Recordings > Opera and Oratorio

MARCELLO: Il Pianto e il Riso delle Quattro Stagioni

CD Button Frigato, Biscuola; Giordani, Borgioni. Venice Monteverdi Academy and Ensemble Lorenzo da Ponte, Zarpellon. Italian text only.  Fra Bernardo 1503177 (2)

Recordings Marcello Cover 116

FROM THE LOVELY, LANGUID opening words, “Dalle cime dell’Alpi” (From the tops of the Alps), as Winter returns from the mountains to learn from the other seasons of the death of the Virgin Mary, this new recording makes a case for Marcello’s 1731 oratorio, Il Pianto e il Riso delle Quattro Stagioni. Fresh voices, attentive to text and to stylish phrasing, portray the siblings Spring, Summer, Autumn and Winter, supported by the lively playing of the Ensemble Lorenzo da Ponte and vigorous singing of the Venice Monteverdi Academy under the direction of Roberto Zarpellon.

These artists, all new to me, bring to life with command and expressivity Marcello’s two-part Italian-language oratorio for the Feast of Mary’s Assumption. The particularly sensual nature of the seasons’ texts in their nature imagery is attractive, as is the succession of arias linked by brief recitatives. With only string accompaniment, and showcasing each voice-part, this is a wonderful piece for advanced students or young performers with limited forces.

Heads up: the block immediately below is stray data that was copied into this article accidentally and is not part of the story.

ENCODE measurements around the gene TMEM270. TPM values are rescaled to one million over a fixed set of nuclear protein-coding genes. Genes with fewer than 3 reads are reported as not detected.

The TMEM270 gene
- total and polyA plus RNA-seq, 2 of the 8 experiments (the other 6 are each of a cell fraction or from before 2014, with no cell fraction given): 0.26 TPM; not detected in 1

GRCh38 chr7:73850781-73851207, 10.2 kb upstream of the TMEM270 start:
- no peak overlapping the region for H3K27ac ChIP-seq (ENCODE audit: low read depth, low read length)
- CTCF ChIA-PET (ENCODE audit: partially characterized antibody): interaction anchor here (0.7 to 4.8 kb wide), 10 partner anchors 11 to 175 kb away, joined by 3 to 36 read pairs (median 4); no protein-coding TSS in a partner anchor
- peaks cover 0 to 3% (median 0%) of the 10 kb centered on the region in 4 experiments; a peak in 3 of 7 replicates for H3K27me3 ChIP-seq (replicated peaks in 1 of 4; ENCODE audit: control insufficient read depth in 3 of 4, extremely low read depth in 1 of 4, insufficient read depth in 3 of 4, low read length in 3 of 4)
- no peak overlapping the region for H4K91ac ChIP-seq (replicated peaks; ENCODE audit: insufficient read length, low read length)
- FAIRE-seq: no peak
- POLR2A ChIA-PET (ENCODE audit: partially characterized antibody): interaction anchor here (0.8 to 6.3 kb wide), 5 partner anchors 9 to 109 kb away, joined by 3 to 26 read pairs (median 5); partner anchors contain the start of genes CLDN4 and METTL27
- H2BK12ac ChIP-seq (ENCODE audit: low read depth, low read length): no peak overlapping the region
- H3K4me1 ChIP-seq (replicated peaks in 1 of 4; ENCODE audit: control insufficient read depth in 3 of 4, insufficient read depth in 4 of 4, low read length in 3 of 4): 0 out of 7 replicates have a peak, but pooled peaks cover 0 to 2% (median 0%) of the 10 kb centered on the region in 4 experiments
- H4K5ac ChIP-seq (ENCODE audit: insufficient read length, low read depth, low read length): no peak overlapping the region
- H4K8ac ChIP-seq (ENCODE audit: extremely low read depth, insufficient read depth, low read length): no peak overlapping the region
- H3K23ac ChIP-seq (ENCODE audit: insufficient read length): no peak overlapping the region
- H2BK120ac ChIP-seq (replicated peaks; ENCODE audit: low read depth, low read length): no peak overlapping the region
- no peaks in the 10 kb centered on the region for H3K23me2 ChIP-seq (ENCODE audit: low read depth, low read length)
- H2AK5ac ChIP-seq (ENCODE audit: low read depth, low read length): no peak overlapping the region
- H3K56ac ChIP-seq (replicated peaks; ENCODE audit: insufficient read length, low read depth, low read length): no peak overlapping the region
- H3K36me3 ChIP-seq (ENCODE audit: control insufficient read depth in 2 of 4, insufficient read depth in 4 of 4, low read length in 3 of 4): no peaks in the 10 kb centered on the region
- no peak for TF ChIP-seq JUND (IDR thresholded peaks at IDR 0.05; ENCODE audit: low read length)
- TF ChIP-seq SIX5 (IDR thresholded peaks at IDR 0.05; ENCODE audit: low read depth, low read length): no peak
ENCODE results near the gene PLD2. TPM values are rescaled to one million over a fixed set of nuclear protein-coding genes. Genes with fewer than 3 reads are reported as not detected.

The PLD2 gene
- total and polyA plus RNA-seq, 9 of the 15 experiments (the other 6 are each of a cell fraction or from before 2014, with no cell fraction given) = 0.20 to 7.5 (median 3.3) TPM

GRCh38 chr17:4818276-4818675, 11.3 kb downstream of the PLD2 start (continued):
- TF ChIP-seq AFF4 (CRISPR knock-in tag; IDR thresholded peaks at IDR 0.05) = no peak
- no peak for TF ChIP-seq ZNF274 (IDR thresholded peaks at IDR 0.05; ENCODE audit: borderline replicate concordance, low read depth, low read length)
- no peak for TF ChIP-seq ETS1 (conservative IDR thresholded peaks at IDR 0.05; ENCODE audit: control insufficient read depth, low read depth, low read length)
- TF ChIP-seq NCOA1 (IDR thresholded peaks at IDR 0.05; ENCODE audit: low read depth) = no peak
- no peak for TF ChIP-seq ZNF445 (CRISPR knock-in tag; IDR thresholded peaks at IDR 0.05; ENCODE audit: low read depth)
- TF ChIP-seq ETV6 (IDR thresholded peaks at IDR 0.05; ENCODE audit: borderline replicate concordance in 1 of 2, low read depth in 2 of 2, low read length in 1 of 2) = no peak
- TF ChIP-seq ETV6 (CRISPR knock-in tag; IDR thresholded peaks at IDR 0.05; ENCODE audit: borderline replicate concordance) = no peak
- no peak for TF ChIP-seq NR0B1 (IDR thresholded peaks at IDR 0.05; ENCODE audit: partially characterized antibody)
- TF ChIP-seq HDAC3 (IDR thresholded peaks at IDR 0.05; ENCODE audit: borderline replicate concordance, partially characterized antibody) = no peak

Rich-voiced contralto Elena Biscuola is a standout as Summer, bringing ripe sound and detailed musical command to each aria. Bass Mauro Borgioni is also commanding as Winter, and his artistic imagination fires a handsome, agile voice. Soprano Silvia Frigato sings with simple beauty and she gets the wonderful aria “Con viva triplicate” with its choral shouts of “E viva!” Tenor Raffaele Giordani needs more vocal refinement, but his manner is winning, especially in the rhythmically lively aria “Di frutti già maturi,” detailing the fruits enjoyed by Mary.

When the death of Mary is at last understood, part one concludes with the anguished and bitter chorus, “In sempiterne lacrime.” The music of part two is even more interesting than the expository part one, as each season expresses his personal connection with Mary, and claims the right to honor her exclusively. Mary is revered in a final reconciliation that brings together Autumn, “in which you were born”; Summer, “when you died”; Spring, “in which your birth was announced”; and Winter, “When you were conceived immaculately.”  —Judith Malafronte 

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